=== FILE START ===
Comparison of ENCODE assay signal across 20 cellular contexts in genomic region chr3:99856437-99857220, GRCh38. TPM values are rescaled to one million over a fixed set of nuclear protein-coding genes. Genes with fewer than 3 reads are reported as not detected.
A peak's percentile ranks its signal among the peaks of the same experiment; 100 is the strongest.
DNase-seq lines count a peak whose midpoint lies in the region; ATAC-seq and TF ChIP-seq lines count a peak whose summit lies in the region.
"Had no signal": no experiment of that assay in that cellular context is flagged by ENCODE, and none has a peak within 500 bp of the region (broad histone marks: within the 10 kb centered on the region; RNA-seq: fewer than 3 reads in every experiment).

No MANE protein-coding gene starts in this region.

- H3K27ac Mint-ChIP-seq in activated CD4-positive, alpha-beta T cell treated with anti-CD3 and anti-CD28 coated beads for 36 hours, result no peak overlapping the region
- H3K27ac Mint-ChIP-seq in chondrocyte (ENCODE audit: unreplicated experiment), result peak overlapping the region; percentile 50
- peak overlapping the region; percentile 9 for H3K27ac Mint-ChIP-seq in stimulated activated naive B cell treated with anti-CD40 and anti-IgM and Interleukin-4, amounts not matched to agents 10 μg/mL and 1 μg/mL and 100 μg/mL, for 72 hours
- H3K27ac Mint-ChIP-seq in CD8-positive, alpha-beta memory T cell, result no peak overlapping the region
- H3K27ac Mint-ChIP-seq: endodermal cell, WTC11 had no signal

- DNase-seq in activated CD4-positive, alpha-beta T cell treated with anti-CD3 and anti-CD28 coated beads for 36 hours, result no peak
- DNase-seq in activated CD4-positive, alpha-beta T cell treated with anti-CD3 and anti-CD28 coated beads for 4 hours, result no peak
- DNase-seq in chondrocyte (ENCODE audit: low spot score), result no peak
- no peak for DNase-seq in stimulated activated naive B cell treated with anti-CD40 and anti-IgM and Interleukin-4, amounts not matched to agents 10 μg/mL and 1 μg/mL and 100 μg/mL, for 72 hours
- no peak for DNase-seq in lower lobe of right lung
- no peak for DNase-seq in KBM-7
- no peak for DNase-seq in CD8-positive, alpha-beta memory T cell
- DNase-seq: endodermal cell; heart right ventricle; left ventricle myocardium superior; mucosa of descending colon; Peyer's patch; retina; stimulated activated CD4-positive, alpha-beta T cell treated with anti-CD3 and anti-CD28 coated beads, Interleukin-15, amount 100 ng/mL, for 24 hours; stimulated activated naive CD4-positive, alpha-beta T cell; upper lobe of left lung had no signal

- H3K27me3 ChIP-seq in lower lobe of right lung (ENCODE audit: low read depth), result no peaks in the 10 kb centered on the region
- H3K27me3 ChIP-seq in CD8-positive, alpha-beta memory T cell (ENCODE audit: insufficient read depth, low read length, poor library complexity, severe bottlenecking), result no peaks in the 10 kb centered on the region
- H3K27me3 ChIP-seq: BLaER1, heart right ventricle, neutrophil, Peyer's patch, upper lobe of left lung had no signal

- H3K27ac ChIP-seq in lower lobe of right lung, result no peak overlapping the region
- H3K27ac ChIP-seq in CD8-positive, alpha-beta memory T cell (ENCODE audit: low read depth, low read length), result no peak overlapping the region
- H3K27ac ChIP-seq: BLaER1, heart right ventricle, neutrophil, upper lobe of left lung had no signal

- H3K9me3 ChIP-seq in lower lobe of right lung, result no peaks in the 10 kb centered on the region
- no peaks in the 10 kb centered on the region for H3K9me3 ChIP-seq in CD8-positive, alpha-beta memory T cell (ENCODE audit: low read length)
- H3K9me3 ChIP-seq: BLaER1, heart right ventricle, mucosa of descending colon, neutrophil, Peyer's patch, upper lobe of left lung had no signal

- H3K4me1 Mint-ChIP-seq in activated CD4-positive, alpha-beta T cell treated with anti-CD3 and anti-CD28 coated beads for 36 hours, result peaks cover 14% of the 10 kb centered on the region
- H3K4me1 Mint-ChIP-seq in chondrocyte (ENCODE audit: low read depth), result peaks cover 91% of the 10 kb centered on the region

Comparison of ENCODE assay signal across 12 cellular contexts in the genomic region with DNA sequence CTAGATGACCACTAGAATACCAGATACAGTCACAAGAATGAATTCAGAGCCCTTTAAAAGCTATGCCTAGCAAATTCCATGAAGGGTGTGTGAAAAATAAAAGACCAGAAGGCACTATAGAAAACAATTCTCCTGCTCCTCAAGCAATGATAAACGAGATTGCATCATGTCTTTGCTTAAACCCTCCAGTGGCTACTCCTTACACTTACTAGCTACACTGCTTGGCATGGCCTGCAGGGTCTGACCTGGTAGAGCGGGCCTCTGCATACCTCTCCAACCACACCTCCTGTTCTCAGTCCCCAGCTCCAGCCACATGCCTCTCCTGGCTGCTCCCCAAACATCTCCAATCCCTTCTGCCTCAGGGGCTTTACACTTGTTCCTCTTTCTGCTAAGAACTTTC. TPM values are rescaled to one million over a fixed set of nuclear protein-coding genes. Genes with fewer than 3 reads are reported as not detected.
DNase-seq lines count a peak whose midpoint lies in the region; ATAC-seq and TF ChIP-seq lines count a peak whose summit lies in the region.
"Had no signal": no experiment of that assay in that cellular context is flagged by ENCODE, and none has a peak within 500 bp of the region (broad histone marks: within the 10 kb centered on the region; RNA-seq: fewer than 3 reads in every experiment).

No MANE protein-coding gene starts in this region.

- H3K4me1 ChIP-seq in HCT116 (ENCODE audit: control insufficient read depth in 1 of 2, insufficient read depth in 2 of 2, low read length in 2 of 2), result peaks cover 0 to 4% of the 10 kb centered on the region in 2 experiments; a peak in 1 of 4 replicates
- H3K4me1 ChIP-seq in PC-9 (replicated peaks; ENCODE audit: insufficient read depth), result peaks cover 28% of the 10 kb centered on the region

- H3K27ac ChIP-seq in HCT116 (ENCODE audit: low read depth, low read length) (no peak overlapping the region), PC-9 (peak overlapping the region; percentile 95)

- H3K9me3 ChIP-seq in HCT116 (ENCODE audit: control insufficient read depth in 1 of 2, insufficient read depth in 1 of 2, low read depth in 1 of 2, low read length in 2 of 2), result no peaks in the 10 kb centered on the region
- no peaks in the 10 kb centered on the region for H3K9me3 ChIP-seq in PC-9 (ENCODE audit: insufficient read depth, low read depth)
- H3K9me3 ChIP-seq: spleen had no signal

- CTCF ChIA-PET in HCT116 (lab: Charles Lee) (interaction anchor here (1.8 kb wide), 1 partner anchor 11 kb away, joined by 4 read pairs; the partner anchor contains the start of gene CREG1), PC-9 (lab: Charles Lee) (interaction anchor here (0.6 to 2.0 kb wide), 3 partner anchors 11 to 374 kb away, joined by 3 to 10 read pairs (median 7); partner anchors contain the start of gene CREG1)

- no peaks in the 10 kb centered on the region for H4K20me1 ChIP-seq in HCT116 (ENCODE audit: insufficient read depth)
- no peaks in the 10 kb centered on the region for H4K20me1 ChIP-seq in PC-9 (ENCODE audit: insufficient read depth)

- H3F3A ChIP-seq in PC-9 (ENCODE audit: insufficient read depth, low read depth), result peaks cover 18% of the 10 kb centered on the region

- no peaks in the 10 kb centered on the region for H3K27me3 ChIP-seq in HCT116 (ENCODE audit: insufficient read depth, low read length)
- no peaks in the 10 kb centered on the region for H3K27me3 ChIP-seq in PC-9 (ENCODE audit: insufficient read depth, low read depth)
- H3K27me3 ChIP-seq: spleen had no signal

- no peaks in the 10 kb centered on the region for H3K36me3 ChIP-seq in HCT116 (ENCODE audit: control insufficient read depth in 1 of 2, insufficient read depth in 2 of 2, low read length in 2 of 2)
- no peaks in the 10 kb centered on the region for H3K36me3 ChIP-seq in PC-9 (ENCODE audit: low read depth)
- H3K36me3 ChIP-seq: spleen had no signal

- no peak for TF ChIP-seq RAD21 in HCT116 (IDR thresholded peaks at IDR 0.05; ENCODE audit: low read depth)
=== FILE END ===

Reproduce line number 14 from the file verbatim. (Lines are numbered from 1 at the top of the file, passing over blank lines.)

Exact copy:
- no peak for DNase-seq in stimulated activated naive B cell treated with anti-CD40 and anti-IgM and Interleukin-4, amounts not matched to agents 10 μg/mL and 1 μg/mL and 100 μg/mL, for 72 hours